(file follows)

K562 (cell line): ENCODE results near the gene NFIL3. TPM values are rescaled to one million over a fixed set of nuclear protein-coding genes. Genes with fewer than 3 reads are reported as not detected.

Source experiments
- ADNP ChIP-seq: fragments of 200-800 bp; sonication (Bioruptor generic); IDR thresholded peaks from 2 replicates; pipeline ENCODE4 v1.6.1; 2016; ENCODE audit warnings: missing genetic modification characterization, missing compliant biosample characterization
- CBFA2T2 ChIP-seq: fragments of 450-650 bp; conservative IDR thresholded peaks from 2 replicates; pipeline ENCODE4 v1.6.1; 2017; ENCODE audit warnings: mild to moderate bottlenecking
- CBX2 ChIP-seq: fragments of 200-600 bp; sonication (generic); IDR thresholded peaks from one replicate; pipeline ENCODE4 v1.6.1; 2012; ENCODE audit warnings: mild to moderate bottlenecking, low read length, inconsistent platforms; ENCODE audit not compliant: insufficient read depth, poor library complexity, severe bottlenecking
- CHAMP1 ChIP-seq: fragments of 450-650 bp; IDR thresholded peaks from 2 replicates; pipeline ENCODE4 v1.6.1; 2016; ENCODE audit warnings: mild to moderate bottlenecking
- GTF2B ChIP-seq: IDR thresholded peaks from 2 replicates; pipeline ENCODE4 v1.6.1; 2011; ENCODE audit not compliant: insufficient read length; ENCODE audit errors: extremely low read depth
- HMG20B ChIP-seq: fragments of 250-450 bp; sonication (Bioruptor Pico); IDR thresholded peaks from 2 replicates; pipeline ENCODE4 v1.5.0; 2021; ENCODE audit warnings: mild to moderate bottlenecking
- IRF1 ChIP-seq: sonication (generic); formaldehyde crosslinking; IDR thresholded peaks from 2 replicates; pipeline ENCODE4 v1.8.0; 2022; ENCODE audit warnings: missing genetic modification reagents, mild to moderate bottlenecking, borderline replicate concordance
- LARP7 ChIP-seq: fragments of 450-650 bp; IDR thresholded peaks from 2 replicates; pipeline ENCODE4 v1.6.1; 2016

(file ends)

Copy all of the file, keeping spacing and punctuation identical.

K562 (cell line): ENCODE results near the gene NFIL3. TPM values are rescaled to one million over a fixed set of nuclear protein-coding genes. Genes with fewer than 3 reads are reported as not detected.

Source experiments
- ADNP ChIP-seq: fragments of 200-800 bp; sonication (Bioruptor generic); IDR thresholded peaks from 2 replicates; pipeline ENCODE4 v1.6.1; 2016; ENCODE audit warnings: missing genetic modification characterization, missing compliant biosample characterization
- CBFA2T2 ChIP-seq: fragments of 450-650 bp; conservative IDR thresholded peaks from 2 replicates; pipeline ENCODE4 v1.6.1; 2017; ENCODE audit warnings: mild to moderate bottlenecking
- CBX2 ChIP-seq: fragments of 200-600 bp; sonication (generic); IDR thresholded peaks from one replicate; pipeline ENCODE4 v1.6.1; 2012; ENCODE audit warnings: mild to moderate bottlenecking, low read length, inconsistent platforms; ENCODE audit not compliant: insufficient read depth, poor library complexity, severe bottlenecking
- CHAMP1 ChIP-seq: fragments of 450-650 bp; IDR thresholded peaks from 2 replicates; pipeline ENCODE4 v1.6.1; 2016; ENCODE audit warnings: mild to moderate bottlenecking
- GTF2B ChIP-seq: IDR thresholded peaks from 2 replicates; pipeline ENCODE4 v1.6.1; 2011; ENCODE audit not compliant: insufficient read length; ENCODE audit errors: extremely low read depth
- HMG20B ChIP-seq: fragments of 250-450 bp; sonication (Bioruptor Pico); IDR thresholded peaks from 2 replicates; pipeline ENCODE4 v1.5.0; 2021; ENCODE audit warnings: mild to moderate bottlenecking
- IRF1 ChIP-seq: sonication (generic); formaldehyde crosslinking; IDR thresholded peaks from 2 replicates; pipeline ENCODE4 v1.8.0; 2022; ENCODE audit warnings: missing genetic modification reagents, mild to moderate bottlenecking, borderline replicate concordance
- LARP7 ChIP-seq: fragments of 450-650 bp; IDR thresholded peaks from 2 replicates; pipeline ENCODE4 v1.6.1; 2016